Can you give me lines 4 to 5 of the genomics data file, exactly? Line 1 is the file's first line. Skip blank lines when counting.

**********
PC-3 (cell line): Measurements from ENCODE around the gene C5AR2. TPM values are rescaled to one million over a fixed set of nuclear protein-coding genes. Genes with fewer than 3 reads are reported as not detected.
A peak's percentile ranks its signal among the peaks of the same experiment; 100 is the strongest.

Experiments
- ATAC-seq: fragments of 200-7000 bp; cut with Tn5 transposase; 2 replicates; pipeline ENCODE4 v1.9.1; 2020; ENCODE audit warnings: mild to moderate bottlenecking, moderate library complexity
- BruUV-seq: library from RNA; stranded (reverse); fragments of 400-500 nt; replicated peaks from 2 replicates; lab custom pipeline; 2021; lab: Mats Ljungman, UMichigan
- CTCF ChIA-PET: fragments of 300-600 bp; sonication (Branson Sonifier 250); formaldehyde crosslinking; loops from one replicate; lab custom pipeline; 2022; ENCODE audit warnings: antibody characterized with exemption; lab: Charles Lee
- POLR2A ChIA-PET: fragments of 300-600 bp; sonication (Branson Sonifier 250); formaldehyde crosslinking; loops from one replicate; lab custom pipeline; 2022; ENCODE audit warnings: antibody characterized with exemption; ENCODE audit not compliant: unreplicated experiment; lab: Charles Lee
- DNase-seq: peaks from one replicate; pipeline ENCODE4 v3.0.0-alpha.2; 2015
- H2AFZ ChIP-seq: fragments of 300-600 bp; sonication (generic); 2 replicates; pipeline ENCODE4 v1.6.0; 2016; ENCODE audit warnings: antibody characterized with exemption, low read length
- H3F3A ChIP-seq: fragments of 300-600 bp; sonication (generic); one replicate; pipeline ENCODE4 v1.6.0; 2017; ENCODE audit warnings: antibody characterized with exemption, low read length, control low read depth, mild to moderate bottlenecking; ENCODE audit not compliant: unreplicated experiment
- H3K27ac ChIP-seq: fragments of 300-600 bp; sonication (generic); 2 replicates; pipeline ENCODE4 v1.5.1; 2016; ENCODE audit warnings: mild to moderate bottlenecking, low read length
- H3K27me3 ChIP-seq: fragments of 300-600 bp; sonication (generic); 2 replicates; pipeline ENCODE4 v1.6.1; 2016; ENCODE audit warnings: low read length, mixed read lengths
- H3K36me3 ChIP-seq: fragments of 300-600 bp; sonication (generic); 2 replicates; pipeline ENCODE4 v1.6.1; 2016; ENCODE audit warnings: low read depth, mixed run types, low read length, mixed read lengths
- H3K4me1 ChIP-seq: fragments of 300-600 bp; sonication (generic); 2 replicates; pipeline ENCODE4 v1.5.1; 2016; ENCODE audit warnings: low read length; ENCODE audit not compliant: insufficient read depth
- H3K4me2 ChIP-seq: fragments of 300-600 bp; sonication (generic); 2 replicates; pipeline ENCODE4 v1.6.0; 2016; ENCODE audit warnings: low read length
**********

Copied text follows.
- ATAC-seq: fragments of 200-7000 bp; cut with Tn5 transposase; 2 replicates; pipeline ENCODE4 v1.9.1; 2020; ENCODE audit warnings: mild to moderate bottlenecking, moderate library complexity
- BruUV-seq: library from RNA; stranded (reverse); fragments of 400-500 nt; replicated peaks from 2 replicates; lab custom pipeline; 2021; lab: Mats Ljungman, UMichigan